Steven E. Newton
Crater Moon Development
When an entity has setters for interdependent attributes, one way of maintaining the required relationship of those attributes is to use check constraints on the setters. But there is a better way, using Whole Value
An example first. Suppose the attributes are startDate and endDate must always be before or the same as endDate. A naive implementation, the kind which may come to mind for developers used to breaking things up into itty-bitty pieces for primitives and database columns, is to have the two separate properties on the larger object. The setters for each attribute each check the new values against the constraint on the other value, to ensure the entity’s state is always sane.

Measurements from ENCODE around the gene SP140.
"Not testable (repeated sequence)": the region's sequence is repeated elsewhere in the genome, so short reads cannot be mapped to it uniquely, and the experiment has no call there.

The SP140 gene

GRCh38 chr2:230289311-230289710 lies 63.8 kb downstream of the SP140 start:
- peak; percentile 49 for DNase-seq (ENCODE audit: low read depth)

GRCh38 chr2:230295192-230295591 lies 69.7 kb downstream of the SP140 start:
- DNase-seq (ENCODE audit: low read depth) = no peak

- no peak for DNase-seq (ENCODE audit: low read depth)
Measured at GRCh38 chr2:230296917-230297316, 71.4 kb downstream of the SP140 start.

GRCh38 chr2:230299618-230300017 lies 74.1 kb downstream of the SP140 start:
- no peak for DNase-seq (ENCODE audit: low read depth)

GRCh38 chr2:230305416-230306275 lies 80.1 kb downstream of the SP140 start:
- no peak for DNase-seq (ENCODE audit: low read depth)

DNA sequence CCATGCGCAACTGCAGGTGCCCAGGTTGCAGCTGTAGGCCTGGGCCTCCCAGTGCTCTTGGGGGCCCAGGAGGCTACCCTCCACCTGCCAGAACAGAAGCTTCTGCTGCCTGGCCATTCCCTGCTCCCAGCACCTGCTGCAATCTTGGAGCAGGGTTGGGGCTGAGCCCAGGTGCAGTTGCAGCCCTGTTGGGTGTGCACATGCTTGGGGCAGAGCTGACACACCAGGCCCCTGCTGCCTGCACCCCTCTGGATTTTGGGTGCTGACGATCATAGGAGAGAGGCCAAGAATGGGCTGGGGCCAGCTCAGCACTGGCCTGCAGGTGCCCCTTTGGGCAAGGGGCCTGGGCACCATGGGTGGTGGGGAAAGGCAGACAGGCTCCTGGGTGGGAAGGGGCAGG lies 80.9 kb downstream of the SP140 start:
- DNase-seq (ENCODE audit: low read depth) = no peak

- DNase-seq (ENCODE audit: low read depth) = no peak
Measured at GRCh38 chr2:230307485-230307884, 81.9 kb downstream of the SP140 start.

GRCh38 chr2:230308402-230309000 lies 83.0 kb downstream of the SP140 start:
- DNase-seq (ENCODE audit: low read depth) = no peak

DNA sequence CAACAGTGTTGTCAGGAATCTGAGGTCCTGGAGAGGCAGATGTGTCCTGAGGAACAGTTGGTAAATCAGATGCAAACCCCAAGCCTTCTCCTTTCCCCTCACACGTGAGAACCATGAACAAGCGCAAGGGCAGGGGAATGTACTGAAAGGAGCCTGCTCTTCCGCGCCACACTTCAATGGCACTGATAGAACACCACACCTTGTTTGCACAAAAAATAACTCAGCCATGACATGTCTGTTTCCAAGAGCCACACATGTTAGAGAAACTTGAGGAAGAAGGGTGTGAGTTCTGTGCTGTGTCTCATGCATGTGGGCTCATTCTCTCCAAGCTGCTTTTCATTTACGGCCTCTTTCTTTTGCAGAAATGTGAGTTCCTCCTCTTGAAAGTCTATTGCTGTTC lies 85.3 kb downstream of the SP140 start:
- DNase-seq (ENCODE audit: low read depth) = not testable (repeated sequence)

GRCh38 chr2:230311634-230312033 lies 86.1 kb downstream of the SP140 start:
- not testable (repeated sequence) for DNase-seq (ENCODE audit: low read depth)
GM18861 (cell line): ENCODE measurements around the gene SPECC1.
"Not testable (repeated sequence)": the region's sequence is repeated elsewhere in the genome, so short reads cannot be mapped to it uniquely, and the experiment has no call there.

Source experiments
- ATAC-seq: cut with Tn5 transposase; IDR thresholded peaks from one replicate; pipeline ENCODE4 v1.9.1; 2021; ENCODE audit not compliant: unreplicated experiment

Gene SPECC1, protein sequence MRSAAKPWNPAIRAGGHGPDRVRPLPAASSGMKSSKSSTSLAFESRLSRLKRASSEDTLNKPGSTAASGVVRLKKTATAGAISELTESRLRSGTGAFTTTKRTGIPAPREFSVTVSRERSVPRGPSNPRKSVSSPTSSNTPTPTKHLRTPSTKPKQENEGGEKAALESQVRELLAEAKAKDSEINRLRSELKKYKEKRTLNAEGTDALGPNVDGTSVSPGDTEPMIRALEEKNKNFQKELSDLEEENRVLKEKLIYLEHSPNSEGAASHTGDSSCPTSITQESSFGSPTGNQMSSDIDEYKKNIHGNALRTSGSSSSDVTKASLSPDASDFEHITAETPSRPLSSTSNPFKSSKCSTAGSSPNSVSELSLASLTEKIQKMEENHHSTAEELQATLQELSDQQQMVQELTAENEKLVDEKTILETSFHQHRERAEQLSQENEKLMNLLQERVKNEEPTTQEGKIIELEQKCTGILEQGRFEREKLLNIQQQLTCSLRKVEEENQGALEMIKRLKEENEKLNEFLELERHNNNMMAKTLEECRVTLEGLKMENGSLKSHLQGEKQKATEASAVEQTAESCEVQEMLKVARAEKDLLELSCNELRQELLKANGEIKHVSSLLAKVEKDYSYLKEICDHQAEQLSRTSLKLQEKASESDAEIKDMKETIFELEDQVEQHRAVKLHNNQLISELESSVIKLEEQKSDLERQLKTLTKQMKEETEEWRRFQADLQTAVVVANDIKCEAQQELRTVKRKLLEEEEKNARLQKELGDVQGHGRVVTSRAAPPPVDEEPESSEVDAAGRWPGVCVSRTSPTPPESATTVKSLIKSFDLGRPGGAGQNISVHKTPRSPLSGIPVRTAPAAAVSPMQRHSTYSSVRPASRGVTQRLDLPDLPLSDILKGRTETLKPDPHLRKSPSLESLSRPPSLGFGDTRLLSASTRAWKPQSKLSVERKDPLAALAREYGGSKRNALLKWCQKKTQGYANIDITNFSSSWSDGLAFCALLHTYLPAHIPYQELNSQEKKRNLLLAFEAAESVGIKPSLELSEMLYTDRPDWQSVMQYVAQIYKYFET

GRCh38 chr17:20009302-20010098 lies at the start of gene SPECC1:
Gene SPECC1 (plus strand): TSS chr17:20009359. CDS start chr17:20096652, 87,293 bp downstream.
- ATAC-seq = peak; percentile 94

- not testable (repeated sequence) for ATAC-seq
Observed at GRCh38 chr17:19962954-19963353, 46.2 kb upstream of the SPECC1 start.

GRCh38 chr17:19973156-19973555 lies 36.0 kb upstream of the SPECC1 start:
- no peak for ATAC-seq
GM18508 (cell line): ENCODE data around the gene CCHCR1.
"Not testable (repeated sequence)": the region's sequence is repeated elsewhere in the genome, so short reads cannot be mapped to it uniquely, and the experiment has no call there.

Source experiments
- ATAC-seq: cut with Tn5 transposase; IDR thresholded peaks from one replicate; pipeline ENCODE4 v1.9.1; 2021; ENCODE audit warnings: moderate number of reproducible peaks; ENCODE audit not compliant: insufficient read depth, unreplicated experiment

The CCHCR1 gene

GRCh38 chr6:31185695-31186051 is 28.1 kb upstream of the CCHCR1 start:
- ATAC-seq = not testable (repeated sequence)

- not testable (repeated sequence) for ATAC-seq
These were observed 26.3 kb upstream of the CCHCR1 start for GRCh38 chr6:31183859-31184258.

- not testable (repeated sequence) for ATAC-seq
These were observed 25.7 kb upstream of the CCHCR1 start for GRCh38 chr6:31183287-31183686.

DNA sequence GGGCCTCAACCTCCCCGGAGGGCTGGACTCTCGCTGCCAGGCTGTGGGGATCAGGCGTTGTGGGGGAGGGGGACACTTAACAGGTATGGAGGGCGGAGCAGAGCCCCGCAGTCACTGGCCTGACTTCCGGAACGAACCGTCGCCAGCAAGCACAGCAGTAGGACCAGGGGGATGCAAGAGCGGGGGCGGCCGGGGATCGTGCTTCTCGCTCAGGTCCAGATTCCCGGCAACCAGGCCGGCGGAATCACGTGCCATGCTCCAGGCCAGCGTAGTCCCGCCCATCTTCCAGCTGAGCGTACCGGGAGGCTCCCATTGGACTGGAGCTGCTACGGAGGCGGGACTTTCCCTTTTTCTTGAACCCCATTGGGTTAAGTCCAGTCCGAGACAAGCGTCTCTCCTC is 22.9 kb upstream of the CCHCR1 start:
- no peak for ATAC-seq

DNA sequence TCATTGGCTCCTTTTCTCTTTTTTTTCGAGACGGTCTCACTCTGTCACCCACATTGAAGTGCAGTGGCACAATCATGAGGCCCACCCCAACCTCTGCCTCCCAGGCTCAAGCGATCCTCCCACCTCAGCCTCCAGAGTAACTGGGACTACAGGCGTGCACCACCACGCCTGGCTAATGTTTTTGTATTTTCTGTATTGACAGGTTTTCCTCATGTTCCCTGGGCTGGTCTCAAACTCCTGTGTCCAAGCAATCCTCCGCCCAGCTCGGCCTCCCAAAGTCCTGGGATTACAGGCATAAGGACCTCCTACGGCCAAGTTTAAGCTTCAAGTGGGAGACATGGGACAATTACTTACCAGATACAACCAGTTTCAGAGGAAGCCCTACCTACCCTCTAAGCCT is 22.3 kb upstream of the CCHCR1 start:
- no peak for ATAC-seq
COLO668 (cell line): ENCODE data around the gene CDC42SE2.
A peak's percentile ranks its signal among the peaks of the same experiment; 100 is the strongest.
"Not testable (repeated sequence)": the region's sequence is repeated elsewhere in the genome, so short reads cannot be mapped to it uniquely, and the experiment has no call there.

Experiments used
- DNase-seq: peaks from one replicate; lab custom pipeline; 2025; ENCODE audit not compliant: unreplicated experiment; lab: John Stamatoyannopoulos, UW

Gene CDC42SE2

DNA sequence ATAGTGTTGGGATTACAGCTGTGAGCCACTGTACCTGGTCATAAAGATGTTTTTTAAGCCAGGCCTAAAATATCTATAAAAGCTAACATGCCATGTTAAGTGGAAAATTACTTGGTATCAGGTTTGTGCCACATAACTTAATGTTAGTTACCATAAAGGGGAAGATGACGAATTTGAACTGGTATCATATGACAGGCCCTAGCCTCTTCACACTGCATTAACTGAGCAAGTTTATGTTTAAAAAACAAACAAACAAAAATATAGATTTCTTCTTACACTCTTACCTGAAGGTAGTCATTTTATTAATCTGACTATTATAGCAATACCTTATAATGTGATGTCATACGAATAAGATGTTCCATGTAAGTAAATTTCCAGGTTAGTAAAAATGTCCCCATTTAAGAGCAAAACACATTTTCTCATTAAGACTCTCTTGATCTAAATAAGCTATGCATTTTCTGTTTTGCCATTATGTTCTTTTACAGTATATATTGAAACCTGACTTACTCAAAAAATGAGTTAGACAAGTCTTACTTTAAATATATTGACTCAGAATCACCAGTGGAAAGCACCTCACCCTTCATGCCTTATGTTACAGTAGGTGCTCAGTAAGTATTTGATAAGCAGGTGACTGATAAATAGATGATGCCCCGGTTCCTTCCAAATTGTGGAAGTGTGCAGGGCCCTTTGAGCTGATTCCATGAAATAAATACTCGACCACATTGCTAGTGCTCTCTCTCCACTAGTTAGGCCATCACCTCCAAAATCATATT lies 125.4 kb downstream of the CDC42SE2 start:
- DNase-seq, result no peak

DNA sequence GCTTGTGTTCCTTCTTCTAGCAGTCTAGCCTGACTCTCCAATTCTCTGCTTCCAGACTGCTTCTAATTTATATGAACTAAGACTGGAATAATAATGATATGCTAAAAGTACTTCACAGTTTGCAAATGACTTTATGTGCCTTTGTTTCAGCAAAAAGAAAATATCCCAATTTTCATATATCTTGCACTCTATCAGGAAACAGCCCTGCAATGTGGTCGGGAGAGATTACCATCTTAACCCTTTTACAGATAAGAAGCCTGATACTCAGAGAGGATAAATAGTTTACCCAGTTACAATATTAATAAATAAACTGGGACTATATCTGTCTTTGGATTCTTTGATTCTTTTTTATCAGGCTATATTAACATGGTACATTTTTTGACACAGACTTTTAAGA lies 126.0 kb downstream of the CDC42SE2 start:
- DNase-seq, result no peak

A better way to handle this is to code the properties to eliminate the possibility of the entity ever being in an inconsistent state. An immutable Value Object can be the solution.
A Duration type can encapsulate the startDate and endDate into a single object with no setters, only a constructor with two arguments, for the start and end dates, and does the check in the constructor, throwing an exception if the required relationship is violated by the supplied values. The entity, formerly having both attributes instead has the single attribute as an immutable Duration.Test-Defective Documentation has a Cost and a Value ->